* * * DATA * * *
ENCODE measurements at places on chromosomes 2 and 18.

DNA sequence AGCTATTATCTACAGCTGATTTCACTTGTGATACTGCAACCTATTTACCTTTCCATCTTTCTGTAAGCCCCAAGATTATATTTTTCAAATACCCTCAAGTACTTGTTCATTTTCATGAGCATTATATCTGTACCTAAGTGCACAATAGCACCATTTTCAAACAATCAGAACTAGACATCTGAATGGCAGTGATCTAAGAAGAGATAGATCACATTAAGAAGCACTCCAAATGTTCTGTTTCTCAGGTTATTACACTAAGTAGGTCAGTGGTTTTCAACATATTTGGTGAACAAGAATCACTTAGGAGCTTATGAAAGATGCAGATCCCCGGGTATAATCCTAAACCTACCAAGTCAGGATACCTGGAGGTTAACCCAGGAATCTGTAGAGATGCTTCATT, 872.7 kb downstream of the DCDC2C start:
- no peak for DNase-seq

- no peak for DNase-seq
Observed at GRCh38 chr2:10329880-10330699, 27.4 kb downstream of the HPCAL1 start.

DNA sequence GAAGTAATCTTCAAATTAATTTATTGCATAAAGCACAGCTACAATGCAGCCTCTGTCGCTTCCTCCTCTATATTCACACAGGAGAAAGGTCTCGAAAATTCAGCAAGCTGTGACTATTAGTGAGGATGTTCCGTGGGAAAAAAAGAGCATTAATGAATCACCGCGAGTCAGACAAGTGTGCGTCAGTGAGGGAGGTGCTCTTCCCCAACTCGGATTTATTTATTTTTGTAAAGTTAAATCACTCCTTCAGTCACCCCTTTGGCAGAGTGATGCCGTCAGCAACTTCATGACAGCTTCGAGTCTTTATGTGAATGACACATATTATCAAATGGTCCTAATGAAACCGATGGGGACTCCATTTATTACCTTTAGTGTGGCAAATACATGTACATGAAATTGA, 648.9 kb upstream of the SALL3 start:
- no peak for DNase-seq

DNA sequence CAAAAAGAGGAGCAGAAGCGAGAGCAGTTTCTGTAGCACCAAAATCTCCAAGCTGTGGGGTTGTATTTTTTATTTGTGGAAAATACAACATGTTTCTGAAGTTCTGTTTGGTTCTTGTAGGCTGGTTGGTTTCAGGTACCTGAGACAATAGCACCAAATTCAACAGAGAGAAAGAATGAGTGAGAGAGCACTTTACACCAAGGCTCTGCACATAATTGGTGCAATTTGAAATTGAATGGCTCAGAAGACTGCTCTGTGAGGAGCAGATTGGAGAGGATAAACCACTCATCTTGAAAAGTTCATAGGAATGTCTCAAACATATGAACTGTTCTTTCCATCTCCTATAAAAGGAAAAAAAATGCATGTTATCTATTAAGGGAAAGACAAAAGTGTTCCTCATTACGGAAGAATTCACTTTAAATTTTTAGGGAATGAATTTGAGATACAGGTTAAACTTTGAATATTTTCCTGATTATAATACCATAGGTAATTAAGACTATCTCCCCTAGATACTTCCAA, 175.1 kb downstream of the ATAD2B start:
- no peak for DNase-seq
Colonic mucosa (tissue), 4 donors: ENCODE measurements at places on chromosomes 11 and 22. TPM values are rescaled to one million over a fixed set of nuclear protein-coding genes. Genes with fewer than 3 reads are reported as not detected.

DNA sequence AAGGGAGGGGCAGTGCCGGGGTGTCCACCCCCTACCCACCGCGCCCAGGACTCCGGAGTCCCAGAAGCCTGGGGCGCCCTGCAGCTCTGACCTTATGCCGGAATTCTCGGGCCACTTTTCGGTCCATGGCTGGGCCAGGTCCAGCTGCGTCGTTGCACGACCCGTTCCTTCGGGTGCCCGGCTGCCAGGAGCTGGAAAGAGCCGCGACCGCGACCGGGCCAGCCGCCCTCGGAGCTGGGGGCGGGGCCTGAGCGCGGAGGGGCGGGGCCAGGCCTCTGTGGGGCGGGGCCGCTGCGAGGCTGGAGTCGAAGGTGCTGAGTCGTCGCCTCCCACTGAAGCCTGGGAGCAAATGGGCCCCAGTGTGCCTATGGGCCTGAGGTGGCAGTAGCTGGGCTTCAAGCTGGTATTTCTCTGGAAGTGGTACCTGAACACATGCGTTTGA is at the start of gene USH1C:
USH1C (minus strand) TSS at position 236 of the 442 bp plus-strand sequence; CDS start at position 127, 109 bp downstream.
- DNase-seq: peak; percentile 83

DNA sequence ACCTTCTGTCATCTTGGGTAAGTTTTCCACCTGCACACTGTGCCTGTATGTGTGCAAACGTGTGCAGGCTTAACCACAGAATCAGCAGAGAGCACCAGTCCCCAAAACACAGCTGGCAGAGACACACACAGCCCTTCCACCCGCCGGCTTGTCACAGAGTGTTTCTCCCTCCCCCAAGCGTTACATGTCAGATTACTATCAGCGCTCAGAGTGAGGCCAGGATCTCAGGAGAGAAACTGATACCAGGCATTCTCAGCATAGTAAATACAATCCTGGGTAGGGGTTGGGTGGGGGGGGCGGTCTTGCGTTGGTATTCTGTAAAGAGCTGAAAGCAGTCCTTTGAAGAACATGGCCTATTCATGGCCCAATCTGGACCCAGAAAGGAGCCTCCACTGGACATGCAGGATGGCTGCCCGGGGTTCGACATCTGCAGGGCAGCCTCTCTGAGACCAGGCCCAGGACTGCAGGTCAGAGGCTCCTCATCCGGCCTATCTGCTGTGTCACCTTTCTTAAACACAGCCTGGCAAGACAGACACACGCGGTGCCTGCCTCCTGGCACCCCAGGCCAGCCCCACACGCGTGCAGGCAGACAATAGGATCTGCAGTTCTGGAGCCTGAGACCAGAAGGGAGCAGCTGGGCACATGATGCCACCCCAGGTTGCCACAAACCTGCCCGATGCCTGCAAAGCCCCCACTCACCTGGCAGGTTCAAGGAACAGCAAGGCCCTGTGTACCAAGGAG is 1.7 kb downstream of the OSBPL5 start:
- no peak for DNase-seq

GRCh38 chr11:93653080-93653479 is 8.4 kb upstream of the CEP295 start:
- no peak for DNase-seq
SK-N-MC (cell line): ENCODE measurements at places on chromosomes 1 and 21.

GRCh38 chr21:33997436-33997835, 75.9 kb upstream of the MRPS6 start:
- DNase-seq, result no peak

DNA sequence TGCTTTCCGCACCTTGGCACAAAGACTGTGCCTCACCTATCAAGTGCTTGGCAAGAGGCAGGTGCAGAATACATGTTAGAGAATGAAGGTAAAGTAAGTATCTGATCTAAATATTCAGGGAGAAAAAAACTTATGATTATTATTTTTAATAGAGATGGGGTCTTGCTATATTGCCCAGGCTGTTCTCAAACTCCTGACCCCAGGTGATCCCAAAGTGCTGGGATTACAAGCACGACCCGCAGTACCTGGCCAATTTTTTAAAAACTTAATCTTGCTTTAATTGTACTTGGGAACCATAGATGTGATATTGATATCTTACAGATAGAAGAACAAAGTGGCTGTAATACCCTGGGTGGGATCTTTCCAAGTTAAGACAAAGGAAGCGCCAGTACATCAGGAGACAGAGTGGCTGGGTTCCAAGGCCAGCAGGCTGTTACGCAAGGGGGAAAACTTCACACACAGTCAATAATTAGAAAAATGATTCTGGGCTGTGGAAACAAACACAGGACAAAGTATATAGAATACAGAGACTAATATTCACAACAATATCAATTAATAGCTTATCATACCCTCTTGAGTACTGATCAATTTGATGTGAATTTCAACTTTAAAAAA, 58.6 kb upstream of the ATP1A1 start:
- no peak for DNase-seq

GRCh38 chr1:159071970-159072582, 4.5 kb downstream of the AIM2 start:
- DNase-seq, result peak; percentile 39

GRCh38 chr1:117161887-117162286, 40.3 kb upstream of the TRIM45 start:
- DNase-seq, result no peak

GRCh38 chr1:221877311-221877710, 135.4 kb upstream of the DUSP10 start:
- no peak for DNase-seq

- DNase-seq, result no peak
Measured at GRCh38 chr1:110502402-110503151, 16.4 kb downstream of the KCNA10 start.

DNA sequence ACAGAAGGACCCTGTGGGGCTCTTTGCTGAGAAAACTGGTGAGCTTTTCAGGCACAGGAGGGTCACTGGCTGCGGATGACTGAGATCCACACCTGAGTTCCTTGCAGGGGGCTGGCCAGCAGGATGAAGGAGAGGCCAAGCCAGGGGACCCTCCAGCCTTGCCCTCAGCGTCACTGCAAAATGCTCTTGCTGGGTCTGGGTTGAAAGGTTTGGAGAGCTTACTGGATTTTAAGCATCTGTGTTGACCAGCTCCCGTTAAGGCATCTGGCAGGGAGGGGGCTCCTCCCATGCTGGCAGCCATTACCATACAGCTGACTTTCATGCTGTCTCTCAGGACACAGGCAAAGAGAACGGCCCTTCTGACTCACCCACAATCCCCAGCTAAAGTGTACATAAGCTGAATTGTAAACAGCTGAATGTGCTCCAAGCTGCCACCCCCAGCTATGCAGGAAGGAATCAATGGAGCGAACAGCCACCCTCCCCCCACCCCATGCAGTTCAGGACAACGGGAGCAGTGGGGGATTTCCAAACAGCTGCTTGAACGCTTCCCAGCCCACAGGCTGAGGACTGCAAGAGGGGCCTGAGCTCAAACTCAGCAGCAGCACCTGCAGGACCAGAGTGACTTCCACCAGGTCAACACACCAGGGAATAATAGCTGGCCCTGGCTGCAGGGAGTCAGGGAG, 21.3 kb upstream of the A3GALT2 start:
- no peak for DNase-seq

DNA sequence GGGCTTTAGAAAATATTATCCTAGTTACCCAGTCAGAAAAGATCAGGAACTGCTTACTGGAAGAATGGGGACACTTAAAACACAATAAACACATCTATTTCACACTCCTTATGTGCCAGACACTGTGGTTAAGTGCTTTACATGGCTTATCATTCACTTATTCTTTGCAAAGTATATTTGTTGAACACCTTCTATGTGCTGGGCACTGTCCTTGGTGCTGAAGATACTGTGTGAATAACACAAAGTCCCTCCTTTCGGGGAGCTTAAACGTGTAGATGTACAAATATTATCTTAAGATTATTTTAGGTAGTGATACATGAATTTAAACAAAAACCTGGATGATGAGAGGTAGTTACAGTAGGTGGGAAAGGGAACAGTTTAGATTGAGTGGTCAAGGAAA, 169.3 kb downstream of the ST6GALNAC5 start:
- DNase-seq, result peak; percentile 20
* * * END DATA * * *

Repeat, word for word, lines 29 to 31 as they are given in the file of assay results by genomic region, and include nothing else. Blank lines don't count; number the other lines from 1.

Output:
- DNase-seq, result no peak
Measured at GRCh38 chr1:110502402-110503151, 16.4 kb downstream of the KCNA10 start.

DNA sequence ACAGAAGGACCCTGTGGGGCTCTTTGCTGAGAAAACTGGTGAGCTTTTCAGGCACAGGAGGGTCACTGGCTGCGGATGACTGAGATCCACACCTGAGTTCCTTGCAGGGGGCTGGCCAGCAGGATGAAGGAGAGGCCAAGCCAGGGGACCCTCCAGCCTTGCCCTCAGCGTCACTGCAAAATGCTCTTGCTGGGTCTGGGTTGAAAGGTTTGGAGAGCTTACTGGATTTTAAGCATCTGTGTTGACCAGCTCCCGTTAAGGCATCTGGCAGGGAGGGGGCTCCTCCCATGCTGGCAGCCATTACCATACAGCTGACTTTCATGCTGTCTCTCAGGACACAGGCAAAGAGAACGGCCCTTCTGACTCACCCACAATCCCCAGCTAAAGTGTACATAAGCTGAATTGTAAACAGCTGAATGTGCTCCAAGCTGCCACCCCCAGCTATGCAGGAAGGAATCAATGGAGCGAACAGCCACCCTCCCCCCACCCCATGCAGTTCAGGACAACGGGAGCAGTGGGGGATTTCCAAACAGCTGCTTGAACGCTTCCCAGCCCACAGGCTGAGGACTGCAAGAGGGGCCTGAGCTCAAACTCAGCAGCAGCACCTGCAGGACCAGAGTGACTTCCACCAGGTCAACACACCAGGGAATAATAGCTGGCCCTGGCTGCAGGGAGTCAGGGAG, 21.3 kb upstream of the A3GALT2 start: